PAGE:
34. Joseph O. Baylen, "George Meredith and W. T. Stead: Three Unpublished Letters", Huntington Library Quarterly, Vol. 24, No. 1 (Nov., 1960), pp. 47-57.
  35. Stevenson, The Ordeal of George Meredith, pp. 249-50, 275.
  36. Philip Waller, Writers, Readers, and Reputations: Literary Life in Britain 1870-1918, Oxford: Oxford University Press, 2008, p. 892.
  37. J. G. Riewald, Max Beerbohm's Mischievous Wit, Assen: Van Gorcum, 2000, p. 101.
  38. Stewart Marsh Ellis, George Meredith: His Life and Friends in Relation to His Work, New York: Haskell House, 1971, p. 310.
  39. Dorking Museum
  40. Stewart Marsh Ellis, George Meredith: His Life and Friends in Relation to His Work, pp. 138-9.
  41. Stevenson, The Ordeal of George Meredith, pp. 101-2, 117, 162.
  42. Stevenson, The Ordeal of George Meredith, pp. 92-5, 117, 162, 242, 270, 283, 288.
  43. New York Times, 3 February 1937, p. 23.
  44. Diane Johnson, The True History of the First Mrs Meredith, New York Review Books, 2020 (reprint), p. 174.
  45. Cronin, George Meredith: The Life and Writing of an Alteregoist, p. 4.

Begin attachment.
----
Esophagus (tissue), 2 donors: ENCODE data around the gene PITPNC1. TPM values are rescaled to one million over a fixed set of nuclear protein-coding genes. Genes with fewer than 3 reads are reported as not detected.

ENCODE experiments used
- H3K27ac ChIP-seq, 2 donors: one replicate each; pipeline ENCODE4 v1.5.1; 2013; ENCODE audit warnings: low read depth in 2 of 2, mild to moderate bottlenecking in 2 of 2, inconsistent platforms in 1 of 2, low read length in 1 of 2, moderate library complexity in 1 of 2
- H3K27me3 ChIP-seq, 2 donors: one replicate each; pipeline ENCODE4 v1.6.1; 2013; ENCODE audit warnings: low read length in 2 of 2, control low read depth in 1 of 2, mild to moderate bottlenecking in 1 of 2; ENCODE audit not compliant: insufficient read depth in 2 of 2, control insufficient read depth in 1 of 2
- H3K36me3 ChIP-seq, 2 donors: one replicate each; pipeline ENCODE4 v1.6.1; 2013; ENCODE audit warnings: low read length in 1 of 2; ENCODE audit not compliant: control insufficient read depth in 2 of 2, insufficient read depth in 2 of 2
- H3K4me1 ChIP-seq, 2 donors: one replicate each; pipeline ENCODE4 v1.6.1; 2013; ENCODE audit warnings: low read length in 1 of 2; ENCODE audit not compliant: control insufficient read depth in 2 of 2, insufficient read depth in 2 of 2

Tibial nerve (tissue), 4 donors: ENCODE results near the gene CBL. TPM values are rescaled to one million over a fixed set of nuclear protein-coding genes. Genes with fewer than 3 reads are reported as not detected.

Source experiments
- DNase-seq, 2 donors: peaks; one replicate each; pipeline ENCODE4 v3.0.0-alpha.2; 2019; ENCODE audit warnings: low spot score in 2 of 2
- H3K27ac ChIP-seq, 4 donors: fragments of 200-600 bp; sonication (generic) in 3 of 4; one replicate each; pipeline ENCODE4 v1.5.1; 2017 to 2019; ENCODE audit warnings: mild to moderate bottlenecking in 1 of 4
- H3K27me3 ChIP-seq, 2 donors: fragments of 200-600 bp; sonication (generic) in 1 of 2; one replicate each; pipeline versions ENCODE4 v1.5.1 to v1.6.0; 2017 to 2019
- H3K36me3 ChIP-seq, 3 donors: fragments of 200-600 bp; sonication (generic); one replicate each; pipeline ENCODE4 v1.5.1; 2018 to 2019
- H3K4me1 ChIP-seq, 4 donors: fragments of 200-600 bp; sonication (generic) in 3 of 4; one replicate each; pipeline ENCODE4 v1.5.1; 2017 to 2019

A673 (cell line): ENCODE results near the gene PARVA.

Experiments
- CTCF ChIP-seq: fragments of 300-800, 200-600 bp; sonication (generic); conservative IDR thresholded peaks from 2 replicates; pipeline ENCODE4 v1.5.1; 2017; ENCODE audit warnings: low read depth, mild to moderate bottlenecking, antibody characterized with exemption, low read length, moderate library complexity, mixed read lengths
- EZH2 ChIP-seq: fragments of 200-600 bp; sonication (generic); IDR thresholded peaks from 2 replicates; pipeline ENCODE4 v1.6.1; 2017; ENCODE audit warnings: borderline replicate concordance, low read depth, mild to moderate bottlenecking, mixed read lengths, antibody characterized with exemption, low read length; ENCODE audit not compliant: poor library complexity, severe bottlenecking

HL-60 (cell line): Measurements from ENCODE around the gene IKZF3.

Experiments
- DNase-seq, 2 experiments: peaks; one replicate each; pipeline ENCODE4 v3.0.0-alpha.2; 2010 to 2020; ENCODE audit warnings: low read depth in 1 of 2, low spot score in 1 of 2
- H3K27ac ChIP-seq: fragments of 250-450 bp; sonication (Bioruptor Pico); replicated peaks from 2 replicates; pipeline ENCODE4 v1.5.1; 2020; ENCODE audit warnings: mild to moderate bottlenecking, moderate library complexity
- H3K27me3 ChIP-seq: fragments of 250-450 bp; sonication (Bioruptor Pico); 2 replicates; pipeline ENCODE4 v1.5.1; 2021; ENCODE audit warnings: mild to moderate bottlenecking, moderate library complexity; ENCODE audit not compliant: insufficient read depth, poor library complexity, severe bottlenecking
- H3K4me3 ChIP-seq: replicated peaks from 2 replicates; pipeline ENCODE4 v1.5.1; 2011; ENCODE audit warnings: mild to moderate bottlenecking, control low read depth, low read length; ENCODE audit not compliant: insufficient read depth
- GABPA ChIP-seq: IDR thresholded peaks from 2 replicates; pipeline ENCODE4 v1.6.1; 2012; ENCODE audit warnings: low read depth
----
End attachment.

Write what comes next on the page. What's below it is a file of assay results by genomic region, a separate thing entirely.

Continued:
46. Stevenson, Lionel (1976). "Carlyle and Meredith". In Clubbe, John (ed.). Carlyle and His Contemporaries: Essays in Honor of Charles Richard Sanders . Durham, North Carolina: Duke University Press. pp. 257–279.
  47. Poetry Foundation page on Meredith. See also Margaret Harris, "'The Fraternity of Old Lamps': Some Observations on George Meredith's Prose Stye", Style, Vol. 7, No. 3 (Fall 1973), pp. 271-293.
  48. Neil Roberts, Meredith and the Novel, Houndmills: Macmillan, 1997, pp. 1, 6.
  49. Vanessa L. Ryan, Thinking Without Thinking in the Victorian Novel, Baltimore: Johns Hopkins University Press, 2012, p. 127.
  50. Victorian Web page on Meredith's style.
  51. Leah Durand Jones, thesis on "The Psychology of George Meredith's Style", Drake University, 1908, pp. 3, 6, 10, 18, 22, 28.
  52. Arthur L. Simpson, "Meredith's Alien Vision: 'In the Woods'", Victorian Poetry, Vol. 20, No. 2 (Summer, 1982), pp. 113-123.
  53. First printed in The Fortnightly, May 1881.
  54. allpoetry.com. "The Lark Ascending by George Meredith" . Retrieved 16 July 2011.
  55. Archibald Constable and Co., Westminster 1903.

Further reading